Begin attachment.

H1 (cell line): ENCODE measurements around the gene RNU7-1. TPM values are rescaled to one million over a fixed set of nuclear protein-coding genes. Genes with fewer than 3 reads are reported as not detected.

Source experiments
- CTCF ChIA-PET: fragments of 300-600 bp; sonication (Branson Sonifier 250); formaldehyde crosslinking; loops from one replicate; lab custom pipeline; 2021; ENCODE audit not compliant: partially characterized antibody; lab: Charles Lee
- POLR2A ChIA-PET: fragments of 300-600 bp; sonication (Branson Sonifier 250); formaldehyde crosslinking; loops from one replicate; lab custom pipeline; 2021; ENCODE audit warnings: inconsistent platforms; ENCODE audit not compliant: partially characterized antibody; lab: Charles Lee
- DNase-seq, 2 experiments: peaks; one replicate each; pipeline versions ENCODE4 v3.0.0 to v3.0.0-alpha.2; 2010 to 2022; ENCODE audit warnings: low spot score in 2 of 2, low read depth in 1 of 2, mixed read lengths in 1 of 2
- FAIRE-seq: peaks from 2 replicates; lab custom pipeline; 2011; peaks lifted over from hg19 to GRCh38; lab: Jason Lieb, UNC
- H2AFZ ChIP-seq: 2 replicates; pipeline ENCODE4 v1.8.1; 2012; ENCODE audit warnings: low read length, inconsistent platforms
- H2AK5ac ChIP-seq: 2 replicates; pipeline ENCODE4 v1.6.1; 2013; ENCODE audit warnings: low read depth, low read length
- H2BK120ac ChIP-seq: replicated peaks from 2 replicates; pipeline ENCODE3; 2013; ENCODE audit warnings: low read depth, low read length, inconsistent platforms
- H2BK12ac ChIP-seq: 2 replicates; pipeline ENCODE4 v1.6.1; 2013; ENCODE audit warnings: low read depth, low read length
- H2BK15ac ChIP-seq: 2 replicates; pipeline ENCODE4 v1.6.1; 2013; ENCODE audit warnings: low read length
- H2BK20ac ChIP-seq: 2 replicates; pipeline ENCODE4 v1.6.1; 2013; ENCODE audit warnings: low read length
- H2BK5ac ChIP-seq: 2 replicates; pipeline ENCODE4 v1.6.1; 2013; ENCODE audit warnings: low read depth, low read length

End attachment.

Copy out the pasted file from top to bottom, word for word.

H1 (cell line): ENCODE measurements around the gene RNU7-1. TPM values are rescaled to one million over a fixed set of nuclear protein-coding genes. Genes with fewer than 3 reads are reported as not detected.

Source experiments
- CTCF ChIA-PET: fragments of 300-600 bp; sonication (Branson Sonifier 250); formaldehyde crosslinking; loops from one replicate; lab custom pipeline; 2021; ENCODE audit not compliant: partially characterized antibody; lab: Charles Lee
- POLR2A ChIA-PET: fragments of 300-600 bp; sonication (Branson Sonifier 250); formaldehyde crosslinking; loops from one replicate; lab custom pipeline; 2021; ENCODE audit warnings: inconsistent platforms; ENCODE audit not compliant: partially characterized antibody; lab: Charles Lee
- DNase-seq, 2 experiments: peaks; one replicate each; pipeline versions ENCODE4 v3.0.0 to v3.0.0-alpha.2; 2010 to 2022; ENCODE audit warnings: low spot score in 2 of 2, low read depth in 1 of 2, mixed read lengths in 1 of 2
- FAIRE-seq: peaks from 2 replicates; lab custom pipeline; 2011; peaks lifted over from hg19 to GRCh38; lab: Jason Lieb, UNC
- H2AFZ ChIP-seq: 2 replicates; pipeline ENCODE4 v1.8.1; 2012; ENCODE audit warnings: low read length, inconsistent platforms
- H2AK5ac ChIP-seq: 2 replicates; pipeline ENCODE4 v1.6.1; 2013; ENCODE audit warnings: low read depth, low read length
- H2BK120ac ChIP-seq: replicated peaks from 2 replicates; pipeline ENCODE3; 2013; ENCODE audit warnings: low read depth, low read length, inconsistent platforms
- H2BK12ac ChIP-seq: 2 replicates; pipeline ENCODE4 v1.6.1; 2013; ENCODE audit warnings: low read depth, low read length
- H2BK15ac ChIP-seq: 2 replicates; pipeline ENCODE4 v1.6.1; 2013; ENCODE audit warnings: low read length
- H2BK20ac ChIP-seq: 2 replicates; pipeline ENCODE4 v1.6.1; 2013; ENCODE audit warnings: low read length
- H2BK5ac ChIP-seq: 2 replicates; pipeline ENCODE4 v1.6.1; 2013; ENCODE audit warnings: low read depth, low read length